Bulletin of the National Speleological Society - ISSN 0146-9517
Volume 32 Number 4: 89-115 - October 1970

A publication of the National Speleological Society

Human Biological Rhythms During and After Several Months of Isolation Underground in Natural Caves
Franz Halberg, Alain Reinberg, Erhard Haus, Jean Ghata and Michel Siffre


Speleologists have contributed invaluable data on human ciracian and menstrual rhythms, demostrating the persistence of these bioperiodicities over spans of several months of complete solo isolation from any or all known time cues. Under conditions of such solo isolation, including the absence of any direct interpersonal relations, statistically significant changes in frequency are demonstrated for both the circadian system and the menstual cycle. The desynchronization of the circadian sleep-wakefulness rhythm from a precise 24-hour schedule occurs as a statisticaly significant phenomenon even in the case of a group composed of members interacting with each other but isolated in a cave from their habitual societal setting.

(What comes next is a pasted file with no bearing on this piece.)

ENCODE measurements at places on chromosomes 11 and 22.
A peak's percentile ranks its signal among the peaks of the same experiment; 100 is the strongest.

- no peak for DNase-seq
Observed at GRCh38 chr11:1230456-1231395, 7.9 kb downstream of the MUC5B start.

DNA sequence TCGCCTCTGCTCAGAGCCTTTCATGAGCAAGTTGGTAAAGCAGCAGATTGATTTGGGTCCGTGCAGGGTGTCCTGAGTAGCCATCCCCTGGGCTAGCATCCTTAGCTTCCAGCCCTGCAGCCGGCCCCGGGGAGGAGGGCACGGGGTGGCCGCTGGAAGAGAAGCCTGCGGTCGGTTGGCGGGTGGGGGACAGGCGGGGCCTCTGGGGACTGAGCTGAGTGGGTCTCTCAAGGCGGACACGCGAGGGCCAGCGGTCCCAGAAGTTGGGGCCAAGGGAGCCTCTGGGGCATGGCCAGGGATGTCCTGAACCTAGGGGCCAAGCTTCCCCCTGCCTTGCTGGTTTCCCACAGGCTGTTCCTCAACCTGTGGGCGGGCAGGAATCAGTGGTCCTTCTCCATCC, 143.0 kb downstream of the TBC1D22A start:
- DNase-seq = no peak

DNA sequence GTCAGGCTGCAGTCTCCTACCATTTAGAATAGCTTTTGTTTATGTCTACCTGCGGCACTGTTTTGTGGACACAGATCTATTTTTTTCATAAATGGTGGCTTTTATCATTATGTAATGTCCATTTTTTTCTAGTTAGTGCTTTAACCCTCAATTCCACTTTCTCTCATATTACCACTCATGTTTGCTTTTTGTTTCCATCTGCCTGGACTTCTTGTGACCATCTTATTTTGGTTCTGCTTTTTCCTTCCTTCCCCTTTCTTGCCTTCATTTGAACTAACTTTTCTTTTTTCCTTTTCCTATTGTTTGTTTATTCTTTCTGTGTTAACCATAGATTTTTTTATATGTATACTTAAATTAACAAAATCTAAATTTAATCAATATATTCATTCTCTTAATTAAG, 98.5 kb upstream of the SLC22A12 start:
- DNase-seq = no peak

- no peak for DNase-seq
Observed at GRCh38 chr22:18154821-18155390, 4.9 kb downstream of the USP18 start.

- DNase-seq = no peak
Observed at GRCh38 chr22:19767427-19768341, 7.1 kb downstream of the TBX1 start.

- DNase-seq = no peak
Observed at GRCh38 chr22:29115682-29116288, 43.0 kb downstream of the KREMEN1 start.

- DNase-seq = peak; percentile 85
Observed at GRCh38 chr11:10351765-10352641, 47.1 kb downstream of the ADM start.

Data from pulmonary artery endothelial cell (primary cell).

In separate, but concurent, experiments two speleologists spent periods of three and four months, repectively, living in a cave in complete isolation from all external time cues. During this span observations on several periodic physiological functions, such as sleep-wadefulness, rectal temperature, urine volume, and excretion of posassium and 17-hydroxycorticosteroids were made. The data were subjected to a spectral analysis by computer techniques. Changes in various cyclic funcitons, interaction between different functions, and resynchronization at the end of the study are discussed. Comparision are made to an earlier study involving time-disruption due to intercontinental flights and to human isolation in a laboratory apartment. Other sudies of cave isolation are summarized and compared with the two experiments described. Justification for isolation studies in caves and for microscopic spectral analysis of the data is presented. The studies reveal that cyclical variation in environmental and social factors do not bring about human bioperiodic phenomena but are able to syncronize these bioperiodicities. Internal circadian and other time relations mapped during solo and group isolation provide a reference standard for assessing the effect upon human time structure of the many society influences to which individuals or groups are exposed in our habitual way of life.

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